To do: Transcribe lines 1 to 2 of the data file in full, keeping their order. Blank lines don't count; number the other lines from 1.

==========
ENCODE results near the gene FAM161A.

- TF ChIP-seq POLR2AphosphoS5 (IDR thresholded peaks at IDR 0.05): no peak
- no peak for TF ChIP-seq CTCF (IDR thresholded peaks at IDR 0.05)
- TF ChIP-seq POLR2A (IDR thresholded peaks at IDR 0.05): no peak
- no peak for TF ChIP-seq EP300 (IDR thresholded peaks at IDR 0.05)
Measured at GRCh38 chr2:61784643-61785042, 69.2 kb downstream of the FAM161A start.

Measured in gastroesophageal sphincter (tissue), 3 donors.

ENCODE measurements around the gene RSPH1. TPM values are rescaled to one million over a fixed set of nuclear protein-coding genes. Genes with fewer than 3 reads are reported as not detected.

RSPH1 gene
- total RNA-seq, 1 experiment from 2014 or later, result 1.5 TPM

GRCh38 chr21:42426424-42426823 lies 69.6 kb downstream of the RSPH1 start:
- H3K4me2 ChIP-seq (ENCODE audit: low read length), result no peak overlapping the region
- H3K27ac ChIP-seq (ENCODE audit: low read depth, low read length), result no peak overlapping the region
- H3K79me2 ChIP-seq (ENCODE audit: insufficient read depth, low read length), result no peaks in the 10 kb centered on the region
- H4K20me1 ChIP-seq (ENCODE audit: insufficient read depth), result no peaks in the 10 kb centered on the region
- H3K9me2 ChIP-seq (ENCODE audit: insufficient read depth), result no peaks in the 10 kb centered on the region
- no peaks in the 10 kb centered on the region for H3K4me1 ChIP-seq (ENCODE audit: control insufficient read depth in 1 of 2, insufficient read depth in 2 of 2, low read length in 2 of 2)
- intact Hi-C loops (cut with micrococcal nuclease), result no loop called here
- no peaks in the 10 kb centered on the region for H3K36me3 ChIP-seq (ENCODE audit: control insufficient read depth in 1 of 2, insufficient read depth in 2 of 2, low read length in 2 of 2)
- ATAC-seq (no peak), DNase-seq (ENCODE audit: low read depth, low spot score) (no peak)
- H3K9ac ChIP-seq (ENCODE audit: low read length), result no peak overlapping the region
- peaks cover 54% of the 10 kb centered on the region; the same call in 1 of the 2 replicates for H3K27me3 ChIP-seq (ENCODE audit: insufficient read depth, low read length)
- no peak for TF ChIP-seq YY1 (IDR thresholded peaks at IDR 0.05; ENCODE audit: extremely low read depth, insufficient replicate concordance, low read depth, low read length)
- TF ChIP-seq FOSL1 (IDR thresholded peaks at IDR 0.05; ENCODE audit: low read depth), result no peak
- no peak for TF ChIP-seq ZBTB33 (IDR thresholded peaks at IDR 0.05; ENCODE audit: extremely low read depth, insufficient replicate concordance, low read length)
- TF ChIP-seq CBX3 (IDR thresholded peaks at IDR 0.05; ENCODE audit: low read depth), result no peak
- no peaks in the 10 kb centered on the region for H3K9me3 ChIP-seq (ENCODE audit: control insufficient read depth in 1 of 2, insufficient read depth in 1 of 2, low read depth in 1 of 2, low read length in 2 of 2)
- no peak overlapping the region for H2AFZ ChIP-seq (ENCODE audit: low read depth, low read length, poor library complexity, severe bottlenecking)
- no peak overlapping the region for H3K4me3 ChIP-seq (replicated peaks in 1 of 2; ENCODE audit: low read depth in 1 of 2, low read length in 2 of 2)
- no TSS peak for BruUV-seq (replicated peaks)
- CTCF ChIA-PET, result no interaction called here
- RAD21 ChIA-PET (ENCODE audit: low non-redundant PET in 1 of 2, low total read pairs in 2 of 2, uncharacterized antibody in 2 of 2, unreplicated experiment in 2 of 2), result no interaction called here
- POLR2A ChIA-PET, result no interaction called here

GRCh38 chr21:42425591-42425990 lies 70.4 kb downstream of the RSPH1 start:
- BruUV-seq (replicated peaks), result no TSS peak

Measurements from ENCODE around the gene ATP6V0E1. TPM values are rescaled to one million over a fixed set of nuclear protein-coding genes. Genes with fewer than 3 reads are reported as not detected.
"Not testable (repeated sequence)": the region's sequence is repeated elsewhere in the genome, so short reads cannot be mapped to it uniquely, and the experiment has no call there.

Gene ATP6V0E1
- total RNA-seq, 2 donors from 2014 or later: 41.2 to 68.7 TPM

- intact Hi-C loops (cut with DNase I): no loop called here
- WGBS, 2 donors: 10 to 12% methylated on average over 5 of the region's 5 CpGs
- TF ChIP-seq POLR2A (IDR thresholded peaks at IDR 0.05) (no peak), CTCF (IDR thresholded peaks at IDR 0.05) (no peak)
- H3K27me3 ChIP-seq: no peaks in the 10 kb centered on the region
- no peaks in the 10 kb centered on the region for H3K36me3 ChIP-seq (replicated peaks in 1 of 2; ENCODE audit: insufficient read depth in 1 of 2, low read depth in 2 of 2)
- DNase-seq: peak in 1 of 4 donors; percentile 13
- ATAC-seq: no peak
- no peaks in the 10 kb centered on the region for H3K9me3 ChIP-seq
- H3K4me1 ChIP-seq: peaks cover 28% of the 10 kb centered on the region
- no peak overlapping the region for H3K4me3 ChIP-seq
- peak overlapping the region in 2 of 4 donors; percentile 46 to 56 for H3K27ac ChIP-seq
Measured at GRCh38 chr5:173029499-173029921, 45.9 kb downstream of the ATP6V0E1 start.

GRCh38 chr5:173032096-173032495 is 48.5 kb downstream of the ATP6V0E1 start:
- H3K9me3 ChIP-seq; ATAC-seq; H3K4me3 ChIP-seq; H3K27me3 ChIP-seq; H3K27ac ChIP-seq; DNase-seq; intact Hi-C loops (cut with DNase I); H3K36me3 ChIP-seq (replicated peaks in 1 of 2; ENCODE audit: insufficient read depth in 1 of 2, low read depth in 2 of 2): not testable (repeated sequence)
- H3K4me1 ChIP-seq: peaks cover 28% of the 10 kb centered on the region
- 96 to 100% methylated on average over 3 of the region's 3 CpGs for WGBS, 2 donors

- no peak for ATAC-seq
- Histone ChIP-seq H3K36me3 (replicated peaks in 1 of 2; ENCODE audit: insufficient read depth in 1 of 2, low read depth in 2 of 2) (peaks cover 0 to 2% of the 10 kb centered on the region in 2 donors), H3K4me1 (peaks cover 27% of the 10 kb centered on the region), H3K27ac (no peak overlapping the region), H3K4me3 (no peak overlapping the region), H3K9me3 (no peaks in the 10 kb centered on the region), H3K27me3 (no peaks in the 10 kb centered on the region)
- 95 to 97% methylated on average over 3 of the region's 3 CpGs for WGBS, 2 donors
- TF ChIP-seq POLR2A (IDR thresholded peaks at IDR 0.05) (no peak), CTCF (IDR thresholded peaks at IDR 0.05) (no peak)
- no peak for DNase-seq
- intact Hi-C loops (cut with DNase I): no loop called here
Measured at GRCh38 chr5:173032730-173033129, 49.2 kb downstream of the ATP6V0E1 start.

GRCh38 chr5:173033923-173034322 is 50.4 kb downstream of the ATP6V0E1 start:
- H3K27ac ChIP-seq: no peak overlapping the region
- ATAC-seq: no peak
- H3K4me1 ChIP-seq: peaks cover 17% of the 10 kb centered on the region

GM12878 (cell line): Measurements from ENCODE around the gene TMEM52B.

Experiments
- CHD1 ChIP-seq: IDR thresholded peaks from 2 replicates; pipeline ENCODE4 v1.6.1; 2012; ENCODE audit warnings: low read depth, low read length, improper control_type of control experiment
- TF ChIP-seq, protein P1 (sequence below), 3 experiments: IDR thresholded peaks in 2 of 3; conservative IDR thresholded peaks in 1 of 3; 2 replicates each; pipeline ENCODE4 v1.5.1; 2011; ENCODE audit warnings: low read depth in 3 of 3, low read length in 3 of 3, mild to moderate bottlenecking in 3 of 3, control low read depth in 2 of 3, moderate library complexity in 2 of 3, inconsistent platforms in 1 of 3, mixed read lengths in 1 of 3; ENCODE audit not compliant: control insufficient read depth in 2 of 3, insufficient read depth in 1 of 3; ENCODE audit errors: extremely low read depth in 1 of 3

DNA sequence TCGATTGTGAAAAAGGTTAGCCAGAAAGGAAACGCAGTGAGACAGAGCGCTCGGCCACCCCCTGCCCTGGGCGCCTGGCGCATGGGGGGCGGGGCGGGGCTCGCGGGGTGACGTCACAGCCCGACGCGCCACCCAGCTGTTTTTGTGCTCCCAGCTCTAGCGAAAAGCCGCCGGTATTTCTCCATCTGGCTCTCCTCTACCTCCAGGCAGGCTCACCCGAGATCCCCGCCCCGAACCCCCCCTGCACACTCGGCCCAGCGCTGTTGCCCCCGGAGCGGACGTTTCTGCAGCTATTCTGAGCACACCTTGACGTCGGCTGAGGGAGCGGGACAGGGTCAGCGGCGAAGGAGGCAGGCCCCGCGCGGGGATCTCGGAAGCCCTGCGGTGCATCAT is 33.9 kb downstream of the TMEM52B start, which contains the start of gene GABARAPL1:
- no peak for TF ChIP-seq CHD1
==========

ENCODE results near the gene FAM161A.

- TF ChIP-seq POLR2AphosphoS5 (IDR thresholded peaks at IDR 0.05): no peak